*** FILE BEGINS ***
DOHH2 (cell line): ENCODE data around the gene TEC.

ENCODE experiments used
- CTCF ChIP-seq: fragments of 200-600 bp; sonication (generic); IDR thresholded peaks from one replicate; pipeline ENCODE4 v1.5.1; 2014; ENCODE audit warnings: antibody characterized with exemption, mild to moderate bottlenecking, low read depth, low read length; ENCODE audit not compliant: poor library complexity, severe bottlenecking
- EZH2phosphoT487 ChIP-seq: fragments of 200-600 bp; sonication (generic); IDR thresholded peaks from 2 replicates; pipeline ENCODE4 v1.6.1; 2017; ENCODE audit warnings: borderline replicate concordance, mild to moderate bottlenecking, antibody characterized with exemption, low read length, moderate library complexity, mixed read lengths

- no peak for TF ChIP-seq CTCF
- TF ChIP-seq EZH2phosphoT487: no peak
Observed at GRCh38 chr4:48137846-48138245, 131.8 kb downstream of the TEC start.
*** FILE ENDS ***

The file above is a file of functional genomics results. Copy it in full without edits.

DOHH2 (cell line): ENCODE data around the gene TEC.

ENCODE experiments used
- CTCF ChIP-seq: fragments of 200-600 bp; sonication (generic); IDR thresholded peaks from one replicate; pipeline ENCODE4 v1.5.1; 2014; ENCODE audit warnings: antibody characterized with exemption, mild to moderate bottlenecking, low read depth, low read length; ENCODE audit not compliant: poor library complexity, severe bottlenecking
- EZH2phosphoT487 ChIP-seq: fragments of 200-600 bp; sonication (generic); IDR thresholded peaks from 2 replicates; pipeline ENCODE4 v1.6.1; 2017; ENCODE audit warnings: borderline replicate concordance, mild to moderate bottlenecking, antibody characterized with exemption, low read length, moderate library complexity, mixed read lengths

- no peak for TF ChIP-seq CTCF
- TF ChIP-seq EZH2phosphoT487: no peak
Observed at GRCh38 chr4:48137846-48138245, 131.8 kb downstream of the TEC start.